MOBERLY — Untold stories, tucked away in the margins and footnotes of history books — or simply neglected beneath the settled dust of World War II — are brought to life by a mobile museum that visits Fulton tomorrow. The “Bus-eum” tells the story of German and Italian prisoners of war who were interned in Missouri.
“We pride ourselves on telling the untold stories,” Bus-eum driver and historian Irving Kellman said yesterday during a stop outside the Moberly Public Library, where a handful of military veterans made their way through the museum.
The “untold stories” include accounts of Italian POWs being housed in Columbia in vacant dormitories at Stephens College and in the Sigma Phi Epsilon fraternity house near the University of Missouri campus.
Those POWs worked the McBaine river bottoms as well as other farmland in Boone and Callaway counties. The National Youth Administration camp off Highway 54 at Fulton housed both German and Italian POWs in branch prison camps.
“It’s not in our history books,” Kellman said. “Our teachers don’t teach it.”
The Bus-eum, a project of the not-for-profit educational organization TRACES, features a series of 10 display boards telling the story of foreign POWs on American soil, from “pre-capture life” to postwar settlement. The display tells those stories using traces of narratives left behind in letters, diaries, military records and other documents.
One particularly telling aspect of the exhibit is the unique relationship forged between German POWs and Midwestern farmers. Many of those bonds spanned the Atlantic even after World War II ended; some foreign soldiers even stayed or returned to the Midwest to marry.
Kellman can’t understand why the story of the 425,000 POWs in the United States is not better known. There were 660 internment camps scattered across the country, with three base camps and dozens of branch camps in Missouri. With few exceptions, the camps complied with the terms of the Geneva Conventions, the international document that spells out how prisoners of war are to be treated.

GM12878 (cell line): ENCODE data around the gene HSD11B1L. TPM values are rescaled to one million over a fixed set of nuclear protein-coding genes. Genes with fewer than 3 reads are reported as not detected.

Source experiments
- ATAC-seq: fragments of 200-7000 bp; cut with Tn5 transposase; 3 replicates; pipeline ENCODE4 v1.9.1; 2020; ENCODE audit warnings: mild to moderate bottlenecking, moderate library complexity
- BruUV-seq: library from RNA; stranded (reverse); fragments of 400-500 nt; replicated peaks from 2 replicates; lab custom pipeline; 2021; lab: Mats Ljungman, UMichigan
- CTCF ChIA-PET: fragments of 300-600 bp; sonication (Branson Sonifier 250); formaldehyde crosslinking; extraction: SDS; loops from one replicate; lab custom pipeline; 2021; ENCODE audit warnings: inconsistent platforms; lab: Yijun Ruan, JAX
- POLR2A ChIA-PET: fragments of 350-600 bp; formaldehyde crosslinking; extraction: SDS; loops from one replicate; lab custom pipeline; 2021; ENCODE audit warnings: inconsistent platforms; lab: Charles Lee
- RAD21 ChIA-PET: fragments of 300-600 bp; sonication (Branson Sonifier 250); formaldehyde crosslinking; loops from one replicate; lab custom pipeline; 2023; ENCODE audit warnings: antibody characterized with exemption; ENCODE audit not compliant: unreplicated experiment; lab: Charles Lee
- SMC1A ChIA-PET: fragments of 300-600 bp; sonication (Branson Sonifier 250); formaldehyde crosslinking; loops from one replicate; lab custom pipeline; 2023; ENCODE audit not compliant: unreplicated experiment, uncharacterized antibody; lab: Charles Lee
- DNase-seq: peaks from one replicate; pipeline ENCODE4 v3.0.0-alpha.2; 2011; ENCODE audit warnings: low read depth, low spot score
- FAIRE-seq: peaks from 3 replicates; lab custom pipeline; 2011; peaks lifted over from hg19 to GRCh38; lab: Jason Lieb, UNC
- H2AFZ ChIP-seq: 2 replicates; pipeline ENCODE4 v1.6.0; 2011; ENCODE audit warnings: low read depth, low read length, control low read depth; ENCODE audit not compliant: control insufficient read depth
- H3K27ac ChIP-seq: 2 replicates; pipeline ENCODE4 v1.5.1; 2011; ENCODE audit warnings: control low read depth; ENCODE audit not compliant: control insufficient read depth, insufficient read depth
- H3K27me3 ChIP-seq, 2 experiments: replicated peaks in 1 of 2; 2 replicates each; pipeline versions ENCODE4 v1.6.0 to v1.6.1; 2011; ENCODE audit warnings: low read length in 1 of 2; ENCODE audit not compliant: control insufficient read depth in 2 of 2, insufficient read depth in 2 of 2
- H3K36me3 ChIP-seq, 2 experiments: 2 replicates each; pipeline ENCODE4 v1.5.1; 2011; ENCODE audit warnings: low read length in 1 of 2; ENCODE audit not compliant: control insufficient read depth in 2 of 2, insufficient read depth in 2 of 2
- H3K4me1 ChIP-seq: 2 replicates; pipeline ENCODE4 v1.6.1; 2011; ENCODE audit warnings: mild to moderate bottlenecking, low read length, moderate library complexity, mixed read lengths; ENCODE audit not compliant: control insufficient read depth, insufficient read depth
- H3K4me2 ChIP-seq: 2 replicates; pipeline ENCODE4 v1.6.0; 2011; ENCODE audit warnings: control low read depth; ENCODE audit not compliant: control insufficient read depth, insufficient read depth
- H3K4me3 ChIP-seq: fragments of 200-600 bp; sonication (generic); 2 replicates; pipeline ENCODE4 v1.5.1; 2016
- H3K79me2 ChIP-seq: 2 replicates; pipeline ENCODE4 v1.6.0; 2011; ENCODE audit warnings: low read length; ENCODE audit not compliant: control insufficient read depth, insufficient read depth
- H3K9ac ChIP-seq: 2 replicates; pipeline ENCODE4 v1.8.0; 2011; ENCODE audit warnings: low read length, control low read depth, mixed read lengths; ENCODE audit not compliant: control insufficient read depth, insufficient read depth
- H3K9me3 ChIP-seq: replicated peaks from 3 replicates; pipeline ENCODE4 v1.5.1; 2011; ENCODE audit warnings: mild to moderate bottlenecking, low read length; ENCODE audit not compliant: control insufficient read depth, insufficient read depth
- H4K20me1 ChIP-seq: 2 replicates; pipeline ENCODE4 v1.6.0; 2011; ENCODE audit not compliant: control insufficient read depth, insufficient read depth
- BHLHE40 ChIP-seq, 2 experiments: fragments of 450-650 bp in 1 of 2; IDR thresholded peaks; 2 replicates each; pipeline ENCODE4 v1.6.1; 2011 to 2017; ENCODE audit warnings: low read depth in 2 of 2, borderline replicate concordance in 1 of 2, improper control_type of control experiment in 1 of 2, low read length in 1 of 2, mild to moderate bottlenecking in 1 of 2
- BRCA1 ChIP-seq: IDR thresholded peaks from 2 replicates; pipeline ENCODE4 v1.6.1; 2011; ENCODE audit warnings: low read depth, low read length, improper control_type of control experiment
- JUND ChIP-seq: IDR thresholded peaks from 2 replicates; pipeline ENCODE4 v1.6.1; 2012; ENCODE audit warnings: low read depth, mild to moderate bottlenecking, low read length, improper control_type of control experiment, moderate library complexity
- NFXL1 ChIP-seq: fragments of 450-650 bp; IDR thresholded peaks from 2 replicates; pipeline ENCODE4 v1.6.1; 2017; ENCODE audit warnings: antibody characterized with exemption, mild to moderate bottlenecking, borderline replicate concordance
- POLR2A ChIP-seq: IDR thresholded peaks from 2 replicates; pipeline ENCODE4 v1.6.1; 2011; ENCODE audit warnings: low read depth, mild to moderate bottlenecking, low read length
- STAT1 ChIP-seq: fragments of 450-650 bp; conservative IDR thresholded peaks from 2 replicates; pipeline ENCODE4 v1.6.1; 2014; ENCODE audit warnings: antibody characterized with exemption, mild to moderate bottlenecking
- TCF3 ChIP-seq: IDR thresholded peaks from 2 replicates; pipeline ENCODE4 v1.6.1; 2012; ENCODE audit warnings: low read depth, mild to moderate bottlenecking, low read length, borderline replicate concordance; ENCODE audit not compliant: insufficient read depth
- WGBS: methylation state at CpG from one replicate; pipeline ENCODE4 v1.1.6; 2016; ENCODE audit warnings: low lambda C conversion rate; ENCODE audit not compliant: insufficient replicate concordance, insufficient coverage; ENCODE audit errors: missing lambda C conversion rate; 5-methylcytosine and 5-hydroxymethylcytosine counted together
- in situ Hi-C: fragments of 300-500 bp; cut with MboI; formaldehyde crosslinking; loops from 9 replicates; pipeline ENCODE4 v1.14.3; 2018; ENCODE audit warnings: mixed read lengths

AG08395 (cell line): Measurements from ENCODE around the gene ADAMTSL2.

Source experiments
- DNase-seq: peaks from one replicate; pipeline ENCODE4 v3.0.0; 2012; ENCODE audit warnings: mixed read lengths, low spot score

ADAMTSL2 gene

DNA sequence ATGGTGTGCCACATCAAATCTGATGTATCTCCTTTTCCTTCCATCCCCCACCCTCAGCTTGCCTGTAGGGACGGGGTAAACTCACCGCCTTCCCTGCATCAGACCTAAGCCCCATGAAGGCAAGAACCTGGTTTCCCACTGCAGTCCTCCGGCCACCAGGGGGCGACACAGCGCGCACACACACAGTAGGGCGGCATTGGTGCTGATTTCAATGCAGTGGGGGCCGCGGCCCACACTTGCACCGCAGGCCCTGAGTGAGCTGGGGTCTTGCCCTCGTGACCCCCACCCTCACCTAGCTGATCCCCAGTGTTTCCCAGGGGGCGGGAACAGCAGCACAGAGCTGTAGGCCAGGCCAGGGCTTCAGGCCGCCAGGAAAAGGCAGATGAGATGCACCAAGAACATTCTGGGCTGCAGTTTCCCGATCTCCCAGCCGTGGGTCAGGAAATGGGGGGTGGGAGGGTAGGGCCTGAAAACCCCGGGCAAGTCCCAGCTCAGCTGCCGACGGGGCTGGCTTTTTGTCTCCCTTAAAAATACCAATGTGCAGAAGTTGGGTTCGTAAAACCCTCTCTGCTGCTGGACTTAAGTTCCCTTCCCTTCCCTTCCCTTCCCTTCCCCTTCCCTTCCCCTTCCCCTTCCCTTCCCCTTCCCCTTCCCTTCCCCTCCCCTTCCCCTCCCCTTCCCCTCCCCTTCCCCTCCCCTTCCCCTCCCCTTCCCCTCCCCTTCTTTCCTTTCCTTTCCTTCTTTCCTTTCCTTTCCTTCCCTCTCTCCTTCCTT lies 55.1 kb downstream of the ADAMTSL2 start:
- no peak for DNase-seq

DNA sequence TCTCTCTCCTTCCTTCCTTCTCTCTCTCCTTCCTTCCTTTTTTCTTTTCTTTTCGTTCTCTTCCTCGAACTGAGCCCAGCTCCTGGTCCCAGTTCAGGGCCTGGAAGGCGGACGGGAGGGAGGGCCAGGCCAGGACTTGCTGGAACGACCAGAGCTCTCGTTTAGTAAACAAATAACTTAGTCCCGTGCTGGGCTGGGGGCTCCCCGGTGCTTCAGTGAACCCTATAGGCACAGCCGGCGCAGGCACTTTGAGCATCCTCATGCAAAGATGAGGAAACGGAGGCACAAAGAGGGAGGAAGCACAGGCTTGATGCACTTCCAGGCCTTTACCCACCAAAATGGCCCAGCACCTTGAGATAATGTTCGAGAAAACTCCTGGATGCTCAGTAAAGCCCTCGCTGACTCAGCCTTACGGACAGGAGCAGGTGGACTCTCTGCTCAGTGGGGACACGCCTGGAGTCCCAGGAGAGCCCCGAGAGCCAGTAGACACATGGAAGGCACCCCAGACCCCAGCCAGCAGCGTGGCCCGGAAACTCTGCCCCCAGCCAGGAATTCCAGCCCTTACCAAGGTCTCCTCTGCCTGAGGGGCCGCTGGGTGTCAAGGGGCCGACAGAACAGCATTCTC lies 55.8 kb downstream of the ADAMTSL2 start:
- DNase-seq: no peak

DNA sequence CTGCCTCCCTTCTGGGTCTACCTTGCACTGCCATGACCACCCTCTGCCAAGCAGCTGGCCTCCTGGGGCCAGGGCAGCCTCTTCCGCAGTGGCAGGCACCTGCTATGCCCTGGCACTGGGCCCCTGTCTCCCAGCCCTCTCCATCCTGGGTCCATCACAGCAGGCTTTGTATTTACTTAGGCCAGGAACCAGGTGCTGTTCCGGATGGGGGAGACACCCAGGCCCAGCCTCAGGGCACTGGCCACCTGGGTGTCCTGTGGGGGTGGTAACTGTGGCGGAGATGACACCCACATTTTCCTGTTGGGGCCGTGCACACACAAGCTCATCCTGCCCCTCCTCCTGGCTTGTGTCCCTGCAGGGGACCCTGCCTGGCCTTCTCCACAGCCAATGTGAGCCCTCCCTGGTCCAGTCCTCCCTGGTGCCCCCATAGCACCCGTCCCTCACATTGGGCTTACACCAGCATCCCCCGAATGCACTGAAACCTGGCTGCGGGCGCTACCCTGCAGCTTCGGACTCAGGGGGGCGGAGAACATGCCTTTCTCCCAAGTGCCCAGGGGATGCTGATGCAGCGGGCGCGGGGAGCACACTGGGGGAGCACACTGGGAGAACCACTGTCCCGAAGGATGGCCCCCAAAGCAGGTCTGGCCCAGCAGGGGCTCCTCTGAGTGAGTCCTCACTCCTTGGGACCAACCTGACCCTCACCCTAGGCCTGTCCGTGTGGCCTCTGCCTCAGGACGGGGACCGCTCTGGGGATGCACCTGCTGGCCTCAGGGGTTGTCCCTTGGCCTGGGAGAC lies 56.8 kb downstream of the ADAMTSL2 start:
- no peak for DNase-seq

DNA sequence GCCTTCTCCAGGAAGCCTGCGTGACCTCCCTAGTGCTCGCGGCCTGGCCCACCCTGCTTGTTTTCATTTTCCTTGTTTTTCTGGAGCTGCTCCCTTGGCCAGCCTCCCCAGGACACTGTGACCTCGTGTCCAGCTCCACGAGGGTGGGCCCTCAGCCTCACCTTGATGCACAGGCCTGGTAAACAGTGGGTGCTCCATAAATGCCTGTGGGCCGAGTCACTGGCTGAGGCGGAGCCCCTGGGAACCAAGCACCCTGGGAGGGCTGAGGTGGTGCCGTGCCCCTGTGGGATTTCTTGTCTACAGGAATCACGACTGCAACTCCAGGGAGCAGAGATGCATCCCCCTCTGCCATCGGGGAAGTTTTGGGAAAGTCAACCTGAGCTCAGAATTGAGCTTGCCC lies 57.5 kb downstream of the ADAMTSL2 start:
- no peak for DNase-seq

“It’s nothing to be swept under the rug,” Kellman said of the untold history. “To our total amazement and wonderment, it’s not in our history books.”
The traveling exhibit had special significance to Beverly Holder, the Moberly library director of adult and young adult services. Holder said her father, U.S. Army soldier Henry Seibert, had been responsible for moving German and Italian POWs throughout France during World War II.
POWs interned in the Midwest came across the Atlantic on “liberty ships” that evaded U-boats. After arriving in New York, Boston or Newport News, Va., the prisoners were taken to America’s heartland aboard Pullman train cars. The driver’s side of the bus has information about American citizens of German ancestry who were interned even after the war ended.
Holder described the bus-eum as “wonderful,” even though some of the history it describes is painful.
“It paints reality,” Holder said. “A lot of history was horrible, miserable.”
Making that information available is a vital part of the library’s mission, she said, adding, “It’s what a public library does.”
The library paid $300 to have the bus-eum stop in Moberly on its route from a home base in St. Paul, Minn. TRACES receives additional financial support through grants and humanities organizations, mostly in Minnesota, North Dakota and Iowa.
The organization has two other mobile museums and last year visited Moberly and other sites with its exhibit about Midwest POWs in Nazi Germany.
The traveling museum has scheduled stops from 11 a.m. to 4 p.m. today at 515 Market St. in Hermann and from 1 to 4 p.m. tomorrow at 1101 Business 54 in Fulton.
Reach Jodie Jackson Jr. at 573-815-1713 or e-mail email@example.com.